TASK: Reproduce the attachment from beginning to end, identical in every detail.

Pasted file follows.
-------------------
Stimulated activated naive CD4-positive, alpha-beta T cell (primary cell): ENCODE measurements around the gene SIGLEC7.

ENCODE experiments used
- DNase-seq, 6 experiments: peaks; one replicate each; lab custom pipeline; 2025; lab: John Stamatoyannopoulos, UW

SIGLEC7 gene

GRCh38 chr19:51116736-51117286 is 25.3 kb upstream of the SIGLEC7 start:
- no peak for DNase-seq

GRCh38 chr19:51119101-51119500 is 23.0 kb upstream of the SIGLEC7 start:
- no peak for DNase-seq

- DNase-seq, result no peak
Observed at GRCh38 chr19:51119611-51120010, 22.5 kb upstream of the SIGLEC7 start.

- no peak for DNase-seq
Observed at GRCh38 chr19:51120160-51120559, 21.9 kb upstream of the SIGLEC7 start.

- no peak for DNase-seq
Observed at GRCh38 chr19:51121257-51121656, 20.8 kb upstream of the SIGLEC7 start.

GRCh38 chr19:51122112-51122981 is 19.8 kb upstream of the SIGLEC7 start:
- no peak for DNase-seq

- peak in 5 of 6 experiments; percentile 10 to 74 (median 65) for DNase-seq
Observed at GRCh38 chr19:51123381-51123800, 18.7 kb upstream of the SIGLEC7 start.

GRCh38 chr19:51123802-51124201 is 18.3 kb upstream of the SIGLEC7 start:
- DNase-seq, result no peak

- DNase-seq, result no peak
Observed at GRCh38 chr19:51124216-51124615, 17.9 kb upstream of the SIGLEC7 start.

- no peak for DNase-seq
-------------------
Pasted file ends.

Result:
Stimulated activated naive CD4-positive, alpha-beta T cell (primary cell): ENCODE measurements around the gene SIGLEC7.

ENCODE experiments used
- DNase-seq, 6 experiments: peaks; one replicate each; lab custom pipeline; 2025; lab: John Stamatoyannopoulos, UW

SIGLEC7 gene

GRCh38 chr19:51116736-51117286 is 25.3 kb upstream of the SIGLEC7 start:
- no peak for DNase-seq

GRCh38 chr19:51119101-51119500 is 23.0 kb upstream of the SIGLEC7 start:
- no peak for DNase-seq

- DNase-seq, result no peak
Observed at GRCh38 chr19:51119611-51120010, 22.5 kb upstream of the SIGLEC7 start.

- no peak for DNase-seq
Observed at GRCh38 chr19:51120160-51120559, 21.9 kb upstream of the SIGLEC7 start.

- no peak for DNase-seq
Observed at GRCh38 chr19:51121257-51121656, 20.8 kb upstream of the SIGLEC7 start.

GRCh38 chr19:51122112-51122981 is 19.8 kb upstream of the SIGLEC7 start:
- no peak for DNase-seq

- peak in 5 of 6 experiments; percentile 10 to 74 (median 65) for DNase-seq
Observed at GRCh38 chr19:51123381-51123800, 18.7 kb upstream of the SIGLEC7 start.

GRCh38 chr19:51123802-51124201 is 18.3 kb upstream of the SIGLEC7 start:
- DNase-seq, result no peak

- DNase-seq, result no peak
Observed at GRCh38 chr19:51124216-51124615, 17.9 kb upstream of the SIGLEC7 start.

- no peak for DNase-seq